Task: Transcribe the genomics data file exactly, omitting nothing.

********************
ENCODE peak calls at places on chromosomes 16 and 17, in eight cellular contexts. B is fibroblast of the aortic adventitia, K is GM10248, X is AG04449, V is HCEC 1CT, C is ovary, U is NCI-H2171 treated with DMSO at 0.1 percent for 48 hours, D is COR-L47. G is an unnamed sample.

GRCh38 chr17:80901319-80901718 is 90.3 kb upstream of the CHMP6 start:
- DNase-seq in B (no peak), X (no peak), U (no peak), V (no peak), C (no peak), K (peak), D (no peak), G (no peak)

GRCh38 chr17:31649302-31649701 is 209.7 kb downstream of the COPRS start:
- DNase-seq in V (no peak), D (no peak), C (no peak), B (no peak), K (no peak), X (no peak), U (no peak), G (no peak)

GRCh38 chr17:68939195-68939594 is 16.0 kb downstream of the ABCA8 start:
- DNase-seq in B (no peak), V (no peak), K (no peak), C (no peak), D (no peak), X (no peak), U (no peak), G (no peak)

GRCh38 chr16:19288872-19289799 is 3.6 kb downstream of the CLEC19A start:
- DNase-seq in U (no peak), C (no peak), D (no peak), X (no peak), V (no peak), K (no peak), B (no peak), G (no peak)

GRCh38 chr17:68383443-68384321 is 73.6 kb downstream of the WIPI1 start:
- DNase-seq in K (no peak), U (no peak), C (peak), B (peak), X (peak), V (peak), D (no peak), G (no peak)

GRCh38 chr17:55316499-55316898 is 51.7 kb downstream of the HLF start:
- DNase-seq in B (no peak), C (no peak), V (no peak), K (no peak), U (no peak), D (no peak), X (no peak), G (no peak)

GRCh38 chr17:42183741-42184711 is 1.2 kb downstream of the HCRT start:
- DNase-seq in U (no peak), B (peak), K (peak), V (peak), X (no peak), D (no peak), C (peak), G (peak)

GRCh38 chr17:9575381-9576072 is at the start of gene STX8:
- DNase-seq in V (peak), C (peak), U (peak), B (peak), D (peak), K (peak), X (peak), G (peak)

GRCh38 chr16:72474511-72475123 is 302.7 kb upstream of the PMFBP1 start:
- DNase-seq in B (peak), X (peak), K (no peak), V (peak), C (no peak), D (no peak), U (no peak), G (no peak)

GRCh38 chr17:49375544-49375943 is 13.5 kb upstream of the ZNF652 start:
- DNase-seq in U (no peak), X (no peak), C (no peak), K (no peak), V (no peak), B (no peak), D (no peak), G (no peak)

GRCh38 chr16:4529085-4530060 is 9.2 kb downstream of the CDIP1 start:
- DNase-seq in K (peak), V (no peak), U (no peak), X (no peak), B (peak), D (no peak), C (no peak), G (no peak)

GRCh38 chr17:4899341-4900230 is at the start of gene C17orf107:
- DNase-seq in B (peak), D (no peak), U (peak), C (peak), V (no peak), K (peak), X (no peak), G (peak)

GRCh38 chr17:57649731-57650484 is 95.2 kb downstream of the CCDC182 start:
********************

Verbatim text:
ENCODE peak calls at places on chromosomes 16 and 17, in eight cellular contexts. B is fibroblast of the aortic adventitia, K is GM10248, X is AG04449, V is HCEC 1CT, C is ovary, U is NCI-H2171 treated with DMSO at 0.1 percent for 48 hours, D is COR-L47. G is an unnamed sample.

GRCh38 chr17:80901319-80901718 is 90.3 kb upstream of the CHMP6 start:
- DNase-seq in B (no peak), X (no peak), U (no peak), V (no peak), C (no peak), K (peak), D (no peak), G (no peak)

GRCh38 chr17:31649302-31649701 is 209.7 kb downstream of the COPRS start:
- DNase-seq in V (no peak), D (no peak), C (no peak), B (no peak), K (no peak), X (no peak), U (no peak), G (no peak)

GRCh38 chr17:68939195-68939594 is 16.0 kb downstream of the ABCA8 start:
- DNase-seq in B (no peak), V (no peak), K (no peak), C (no peak), D (no peak), X (no peak), U (no peak), G (no peak)

GRCh38 chr16:19288872-19289799 is 3.6 kb downstream of the CLEC19A start:
- DNase-seq in U (no peak), C (no peak), D (no peak), X (no peak), V (no peak), K (no peak), B (no peak), G (no peak)

GRCh38 chr17:68383443-68384321 is 73.6 kb downstream of the WIPI1 start:
- DNase-seq in K (no peak), U (no peak), C (peak), B (peak), X (peak), V (peak), D (no peak), G (no peak)

GRCh38 chr17:55316499-55316898 is 51.7 kb downstream of the HLF start:
- DNase-seq in B (no peak), C (no peak), V (no peak), K (no peak), U (no peak), D (no peak), X (no peak), G (no peak)

GRCh38 chr17:42183741-42184711 is 1.2 kb downstream of the HCRT start:
- DNase-seq in U (no peak), B (peak), K (peak), V (peak), X (no peak), D (no peak), C (peak), G (peak)

GRCh38 chr17:9575381-9576072 is at the start of gene STX8:
- DNase-seq in V (peak), C (peak), U (peak), B (peak), D (peak), K (peak), X (peak), G (peak)

GRCh38 chr16:72474511-72475123 is 302.7 kb upstream of the PMFBP1 start:
- DNase-seq in B (peak), X (peak), K (no peak), V (peak), C (no peak), D (no peak), U (no peak), G (no peak)

GRCh38 chr17:49375544-49375943 is 13.5 kb upstream of the ZNF652 start:
- DNase-seq in U (no peak), X (no peak), C (no peak), K (no peak), V (no peak), B (no peak), D (no peak), G (no peak)

GRCh38 chr16:4529085-4530060 is 9.2 kb downstream of the CDIP1 start:
- DNase-seq in K (peak), V (no peak), U (no peak), X (no peak), B (peak), D (no peak), C (no peak), G (no peak)

GRCh38 chr17:4899341-4900230 is at the start of gene C17orf107:
- DNase-seq in B (peak), D (no peak), U (peak), C (peak), V (no peak), K (peak), X (no peak), G (peak)

GRCh38 chr17:57649731-57650484 is 95.2 kb downstream of the CCDC182 start: